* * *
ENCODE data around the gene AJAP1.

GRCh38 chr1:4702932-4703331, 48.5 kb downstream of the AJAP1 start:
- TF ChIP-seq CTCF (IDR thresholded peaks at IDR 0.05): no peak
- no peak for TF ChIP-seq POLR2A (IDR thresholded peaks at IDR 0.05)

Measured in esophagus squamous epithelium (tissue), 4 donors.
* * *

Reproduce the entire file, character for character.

ENCODE data around the gene AJAP1.

GRCh38 chr1:4702932-4703331, 48.5 kb downstream of the AJAP1 start:
- TF ChIP-seq CTCF (IDR thresholded peaks at IDR 0.05): no peak
- no peak for TF ChIP-seq POLR2A (IDR thresholded peaks at IDR 0.05)

Measured in esophagus squamous epithelium (tissue), 4 donors.